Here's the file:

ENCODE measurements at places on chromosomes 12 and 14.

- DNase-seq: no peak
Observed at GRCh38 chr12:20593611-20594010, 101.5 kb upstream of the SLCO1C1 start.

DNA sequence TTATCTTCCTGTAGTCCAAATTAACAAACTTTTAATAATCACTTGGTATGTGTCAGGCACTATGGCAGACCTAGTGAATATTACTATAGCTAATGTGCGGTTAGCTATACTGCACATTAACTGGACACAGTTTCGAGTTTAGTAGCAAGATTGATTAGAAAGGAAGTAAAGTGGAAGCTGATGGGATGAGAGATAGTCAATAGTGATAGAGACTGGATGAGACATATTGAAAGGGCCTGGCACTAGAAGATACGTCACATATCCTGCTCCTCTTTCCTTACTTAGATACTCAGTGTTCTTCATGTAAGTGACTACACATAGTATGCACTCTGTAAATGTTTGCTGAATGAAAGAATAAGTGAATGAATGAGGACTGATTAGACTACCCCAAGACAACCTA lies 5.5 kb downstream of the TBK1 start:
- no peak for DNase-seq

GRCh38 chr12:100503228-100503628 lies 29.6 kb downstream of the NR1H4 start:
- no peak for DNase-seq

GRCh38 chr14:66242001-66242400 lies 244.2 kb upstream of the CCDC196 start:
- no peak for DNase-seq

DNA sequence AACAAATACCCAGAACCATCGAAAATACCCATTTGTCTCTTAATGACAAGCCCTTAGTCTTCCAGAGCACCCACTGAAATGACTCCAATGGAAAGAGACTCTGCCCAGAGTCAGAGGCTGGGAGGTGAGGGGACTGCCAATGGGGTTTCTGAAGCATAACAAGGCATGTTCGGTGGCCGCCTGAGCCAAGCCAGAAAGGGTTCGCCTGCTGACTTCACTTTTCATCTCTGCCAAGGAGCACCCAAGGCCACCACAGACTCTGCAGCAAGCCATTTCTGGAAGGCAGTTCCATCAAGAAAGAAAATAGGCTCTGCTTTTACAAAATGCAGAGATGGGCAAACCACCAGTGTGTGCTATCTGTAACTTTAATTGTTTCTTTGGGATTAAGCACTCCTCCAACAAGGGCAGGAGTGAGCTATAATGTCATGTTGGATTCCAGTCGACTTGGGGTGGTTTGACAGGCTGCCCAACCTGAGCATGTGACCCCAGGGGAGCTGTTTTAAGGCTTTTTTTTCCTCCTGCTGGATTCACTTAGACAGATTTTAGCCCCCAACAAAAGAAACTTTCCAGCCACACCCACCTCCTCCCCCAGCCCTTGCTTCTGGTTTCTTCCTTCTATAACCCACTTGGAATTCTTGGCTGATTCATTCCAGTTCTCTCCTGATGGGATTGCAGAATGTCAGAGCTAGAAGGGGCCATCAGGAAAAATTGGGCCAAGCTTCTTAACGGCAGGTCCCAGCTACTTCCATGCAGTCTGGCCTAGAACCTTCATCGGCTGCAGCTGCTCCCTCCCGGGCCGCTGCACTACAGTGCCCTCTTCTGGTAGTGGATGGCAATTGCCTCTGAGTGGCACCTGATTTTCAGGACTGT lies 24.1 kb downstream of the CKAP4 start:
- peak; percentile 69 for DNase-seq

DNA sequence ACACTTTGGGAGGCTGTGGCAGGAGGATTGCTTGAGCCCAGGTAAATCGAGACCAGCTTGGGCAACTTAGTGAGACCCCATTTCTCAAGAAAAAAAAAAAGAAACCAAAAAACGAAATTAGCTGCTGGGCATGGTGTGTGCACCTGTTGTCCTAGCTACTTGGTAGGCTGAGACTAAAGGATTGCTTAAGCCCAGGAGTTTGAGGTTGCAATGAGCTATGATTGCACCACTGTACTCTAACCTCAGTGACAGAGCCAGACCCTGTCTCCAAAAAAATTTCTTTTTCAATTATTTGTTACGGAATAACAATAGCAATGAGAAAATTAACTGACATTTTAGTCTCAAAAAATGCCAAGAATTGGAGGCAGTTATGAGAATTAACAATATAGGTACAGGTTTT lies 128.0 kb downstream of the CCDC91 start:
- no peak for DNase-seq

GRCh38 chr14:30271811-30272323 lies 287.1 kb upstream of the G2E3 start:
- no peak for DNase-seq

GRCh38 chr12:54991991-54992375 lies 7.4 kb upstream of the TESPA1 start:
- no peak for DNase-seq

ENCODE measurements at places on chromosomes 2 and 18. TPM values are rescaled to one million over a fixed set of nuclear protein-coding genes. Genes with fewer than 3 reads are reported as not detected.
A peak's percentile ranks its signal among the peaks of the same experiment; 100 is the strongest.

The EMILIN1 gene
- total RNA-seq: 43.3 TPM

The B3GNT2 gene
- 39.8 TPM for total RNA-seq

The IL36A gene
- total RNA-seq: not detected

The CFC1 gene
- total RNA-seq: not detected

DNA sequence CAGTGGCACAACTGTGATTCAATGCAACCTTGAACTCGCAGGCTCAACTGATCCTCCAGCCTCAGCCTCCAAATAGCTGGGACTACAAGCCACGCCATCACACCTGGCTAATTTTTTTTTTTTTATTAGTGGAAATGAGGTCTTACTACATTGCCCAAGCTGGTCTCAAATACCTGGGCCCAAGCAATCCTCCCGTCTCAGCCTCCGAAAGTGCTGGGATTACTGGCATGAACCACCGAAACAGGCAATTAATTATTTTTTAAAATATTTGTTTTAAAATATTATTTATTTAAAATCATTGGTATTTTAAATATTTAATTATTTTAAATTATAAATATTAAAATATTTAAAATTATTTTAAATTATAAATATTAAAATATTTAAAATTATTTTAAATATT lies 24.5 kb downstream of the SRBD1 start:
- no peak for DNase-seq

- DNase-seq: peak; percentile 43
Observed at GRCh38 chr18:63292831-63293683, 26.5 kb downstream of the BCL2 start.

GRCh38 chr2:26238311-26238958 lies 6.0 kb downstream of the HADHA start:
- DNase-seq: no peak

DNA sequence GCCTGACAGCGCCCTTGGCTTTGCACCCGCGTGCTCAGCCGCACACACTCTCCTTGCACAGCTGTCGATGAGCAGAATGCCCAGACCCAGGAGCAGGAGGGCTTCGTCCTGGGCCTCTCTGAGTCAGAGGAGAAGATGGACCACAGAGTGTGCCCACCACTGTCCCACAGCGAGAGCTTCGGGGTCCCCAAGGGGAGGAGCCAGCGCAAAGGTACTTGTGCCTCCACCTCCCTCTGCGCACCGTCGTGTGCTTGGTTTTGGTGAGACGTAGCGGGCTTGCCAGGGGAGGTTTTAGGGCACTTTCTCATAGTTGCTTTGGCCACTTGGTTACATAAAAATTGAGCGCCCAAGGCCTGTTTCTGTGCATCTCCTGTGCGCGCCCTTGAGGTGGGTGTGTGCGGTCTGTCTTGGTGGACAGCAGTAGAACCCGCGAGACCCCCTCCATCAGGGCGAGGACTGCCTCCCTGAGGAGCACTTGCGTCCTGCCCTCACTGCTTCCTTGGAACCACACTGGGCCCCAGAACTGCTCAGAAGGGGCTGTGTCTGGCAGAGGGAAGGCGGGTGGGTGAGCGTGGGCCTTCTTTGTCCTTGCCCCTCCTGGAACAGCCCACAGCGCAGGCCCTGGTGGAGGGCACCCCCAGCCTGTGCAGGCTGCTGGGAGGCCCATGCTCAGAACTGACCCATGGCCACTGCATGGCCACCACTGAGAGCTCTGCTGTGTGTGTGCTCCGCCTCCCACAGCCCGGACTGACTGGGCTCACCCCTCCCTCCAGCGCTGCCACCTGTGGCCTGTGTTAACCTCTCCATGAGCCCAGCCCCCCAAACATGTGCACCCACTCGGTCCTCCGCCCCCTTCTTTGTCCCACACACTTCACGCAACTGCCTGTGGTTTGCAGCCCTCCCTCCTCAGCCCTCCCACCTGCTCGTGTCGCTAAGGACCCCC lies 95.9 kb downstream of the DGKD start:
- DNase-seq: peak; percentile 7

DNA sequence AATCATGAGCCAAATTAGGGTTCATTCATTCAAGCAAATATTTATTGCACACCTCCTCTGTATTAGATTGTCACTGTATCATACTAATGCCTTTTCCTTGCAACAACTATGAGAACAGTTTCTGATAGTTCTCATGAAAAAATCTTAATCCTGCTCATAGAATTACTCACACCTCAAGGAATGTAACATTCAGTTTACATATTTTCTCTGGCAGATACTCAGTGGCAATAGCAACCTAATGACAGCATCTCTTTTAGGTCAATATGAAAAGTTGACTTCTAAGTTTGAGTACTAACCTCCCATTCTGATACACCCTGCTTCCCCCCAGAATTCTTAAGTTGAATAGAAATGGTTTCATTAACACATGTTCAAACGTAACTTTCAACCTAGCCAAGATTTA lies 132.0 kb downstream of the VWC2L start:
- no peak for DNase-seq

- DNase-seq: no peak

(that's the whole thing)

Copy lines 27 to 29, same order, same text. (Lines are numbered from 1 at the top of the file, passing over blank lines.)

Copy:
- total RNA-seq: not detected

DNA sequence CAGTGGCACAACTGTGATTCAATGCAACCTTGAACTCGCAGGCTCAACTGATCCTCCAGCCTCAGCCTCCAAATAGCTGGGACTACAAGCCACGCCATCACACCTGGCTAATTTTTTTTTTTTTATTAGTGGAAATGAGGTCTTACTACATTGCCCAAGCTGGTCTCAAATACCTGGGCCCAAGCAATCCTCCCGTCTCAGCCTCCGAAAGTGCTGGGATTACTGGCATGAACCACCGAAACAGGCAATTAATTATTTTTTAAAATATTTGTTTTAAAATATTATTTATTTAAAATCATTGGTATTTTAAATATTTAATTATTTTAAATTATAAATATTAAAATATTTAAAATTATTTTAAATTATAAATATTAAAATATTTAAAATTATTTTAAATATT lies 24.5 kb downstream of the SRBD1 start:
- no peak for DNase-seq